I have to hypothesise a little. I have to fictionalise (though that's not what I meant when I called this a pure story). We never talked about her secret life. So I have to invent my way to the truth. Ellen was about fifty when the mood began to come upon her. (No, not that: she was always healthy; her menopause was quick, almost careless.) She had had a husband, children, lovers, a job. The children had left home; the husband was always the same. She had friends, and what are called interests; though unlike me she didn't have some rash devotion to a dead foreigner to sustain her. She had travelled enough. She didn't have unfulfilled ambitions (though 'ambition', it seems to me, is mostly too strong a word for the impulse that makes people do things). She wasn't religious. Why go on?
'People like us must have the religion of despair. One must be equal to one's destiny, that's to say impassive like it. By dint of saying "That is so! That is so!" and of gazing down into the black pit at one's feet, one remains calm.' Ellen did not even have this religion. Why should she? For my sake? The despairing are always being urged to abstain from selfishness, to think of others first. This seems unfair. Why load them with responsibility for the welfare of others, when their own already weighs them down?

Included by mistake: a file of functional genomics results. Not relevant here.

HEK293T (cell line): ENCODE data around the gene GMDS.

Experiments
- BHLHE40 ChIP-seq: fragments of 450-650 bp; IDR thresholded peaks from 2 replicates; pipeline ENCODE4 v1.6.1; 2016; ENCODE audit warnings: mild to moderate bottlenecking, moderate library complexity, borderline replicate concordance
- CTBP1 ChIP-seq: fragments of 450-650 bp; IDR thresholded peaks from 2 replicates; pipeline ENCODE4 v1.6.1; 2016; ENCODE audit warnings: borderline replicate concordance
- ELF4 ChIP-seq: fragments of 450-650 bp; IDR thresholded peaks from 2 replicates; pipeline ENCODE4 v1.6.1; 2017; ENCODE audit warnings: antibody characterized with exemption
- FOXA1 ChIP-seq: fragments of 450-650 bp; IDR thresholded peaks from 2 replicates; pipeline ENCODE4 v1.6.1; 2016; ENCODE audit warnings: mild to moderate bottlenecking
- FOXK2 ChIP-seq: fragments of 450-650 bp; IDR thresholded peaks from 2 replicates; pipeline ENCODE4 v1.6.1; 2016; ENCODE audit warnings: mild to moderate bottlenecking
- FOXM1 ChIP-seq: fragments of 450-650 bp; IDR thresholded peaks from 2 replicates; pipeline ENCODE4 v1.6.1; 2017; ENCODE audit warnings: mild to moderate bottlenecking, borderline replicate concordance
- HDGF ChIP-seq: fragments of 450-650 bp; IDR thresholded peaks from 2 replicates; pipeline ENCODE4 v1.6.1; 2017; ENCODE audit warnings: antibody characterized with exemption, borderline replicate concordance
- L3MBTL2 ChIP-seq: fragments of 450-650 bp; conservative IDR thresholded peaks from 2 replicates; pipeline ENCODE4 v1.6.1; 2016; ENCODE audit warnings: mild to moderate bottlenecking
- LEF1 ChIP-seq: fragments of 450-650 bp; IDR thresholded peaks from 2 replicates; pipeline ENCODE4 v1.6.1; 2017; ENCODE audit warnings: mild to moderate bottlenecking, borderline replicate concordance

Perhaps there was something else as well. Some people, as they grow older, seem to become more convinced of their own significance. Others become less convinced. Is there any point to me? Isn't my ordinary life summed up, enclosed, made pointless by someone else's slightly less ordinary life? I'm not saying it's our duty to negate ourselves in the face of those we judge more interesting. But life, in this respect, is a bit like reading. And as I said before: if all your responses to a book have already been duplicated and expanded upon by a professional critic, then what point is there to your reading? Only that it's yours. Similarly, why live your life? Because it's yours. But what if such an answer gradually becomes less and less convincing?